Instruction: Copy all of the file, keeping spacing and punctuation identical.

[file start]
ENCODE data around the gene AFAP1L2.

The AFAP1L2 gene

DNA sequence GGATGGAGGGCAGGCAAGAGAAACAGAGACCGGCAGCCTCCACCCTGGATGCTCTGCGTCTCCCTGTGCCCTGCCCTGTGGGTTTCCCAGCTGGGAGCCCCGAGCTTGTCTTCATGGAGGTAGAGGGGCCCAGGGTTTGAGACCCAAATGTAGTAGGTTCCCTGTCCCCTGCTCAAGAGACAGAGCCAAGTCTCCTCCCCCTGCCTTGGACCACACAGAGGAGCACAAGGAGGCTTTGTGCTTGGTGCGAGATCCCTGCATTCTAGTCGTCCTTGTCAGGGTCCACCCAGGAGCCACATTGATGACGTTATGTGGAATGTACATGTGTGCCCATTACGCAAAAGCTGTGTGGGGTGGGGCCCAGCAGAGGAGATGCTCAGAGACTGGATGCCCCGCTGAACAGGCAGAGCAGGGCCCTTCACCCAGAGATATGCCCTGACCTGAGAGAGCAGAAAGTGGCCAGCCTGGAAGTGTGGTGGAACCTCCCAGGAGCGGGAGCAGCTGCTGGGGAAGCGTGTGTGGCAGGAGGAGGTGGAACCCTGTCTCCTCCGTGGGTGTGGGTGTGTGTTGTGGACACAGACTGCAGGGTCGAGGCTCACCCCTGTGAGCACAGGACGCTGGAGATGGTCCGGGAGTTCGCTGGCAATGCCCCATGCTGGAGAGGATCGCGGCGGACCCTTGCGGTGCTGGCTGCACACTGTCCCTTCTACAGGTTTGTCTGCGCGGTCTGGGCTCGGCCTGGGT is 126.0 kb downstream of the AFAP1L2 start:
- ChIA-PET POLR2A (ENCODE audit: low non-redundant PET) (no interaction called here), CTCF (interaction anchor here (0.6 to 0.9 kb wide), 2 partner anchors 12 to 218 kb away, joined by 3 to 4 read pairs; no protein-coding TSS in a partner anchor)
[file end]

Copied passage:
ENCODE data around the gene AFAP1L2.

The AFAP1L2 gene

DNA sequence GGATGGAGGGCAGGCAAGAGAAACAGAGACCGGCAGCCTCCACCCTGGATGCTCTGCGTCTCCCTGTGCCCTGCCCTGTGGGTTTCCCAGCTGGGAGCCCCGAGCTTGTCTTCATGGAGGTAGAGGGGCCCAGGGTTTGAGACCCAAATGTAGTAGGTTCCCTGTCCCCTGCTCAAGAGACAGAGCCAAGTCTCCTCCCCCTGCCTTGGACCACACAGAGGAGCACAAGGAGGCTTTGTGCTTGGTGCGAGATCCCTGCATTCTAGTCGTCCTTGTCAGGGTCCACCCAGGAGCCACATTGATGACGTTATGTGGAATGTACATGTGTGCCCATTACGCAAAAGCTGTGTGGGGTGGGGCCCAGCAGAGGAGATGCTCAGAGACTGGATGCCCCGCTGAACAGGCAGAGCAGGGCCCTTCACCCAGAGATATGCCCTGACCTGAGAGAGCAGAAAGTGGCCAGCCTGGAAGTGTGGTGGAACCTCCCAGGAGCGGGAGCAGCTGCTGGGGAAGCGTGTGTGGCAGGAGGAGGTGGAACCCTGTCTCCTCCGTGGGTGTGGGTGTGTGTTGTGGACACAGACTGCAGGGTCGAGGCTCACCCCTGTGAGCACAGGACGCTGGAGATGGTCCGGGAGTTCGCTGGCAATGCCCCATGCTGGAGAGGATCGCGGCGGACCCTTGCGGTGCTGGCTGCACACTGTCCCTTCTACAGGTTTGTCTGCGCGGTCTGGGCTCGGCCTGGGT is 126.0 kb downstream of the AFAP1L2 start:
- ChIA-PET POLR2A (ENCODE audit: low non-redundant PET) (no interaction called here), CTCF (interaction anchor here (0.6 to 0.9 kb wide), 2 partner anchors 12 to 218 kb away, joined by 3 to 4 read pairs; no protein-coding TSS in a partner anchor)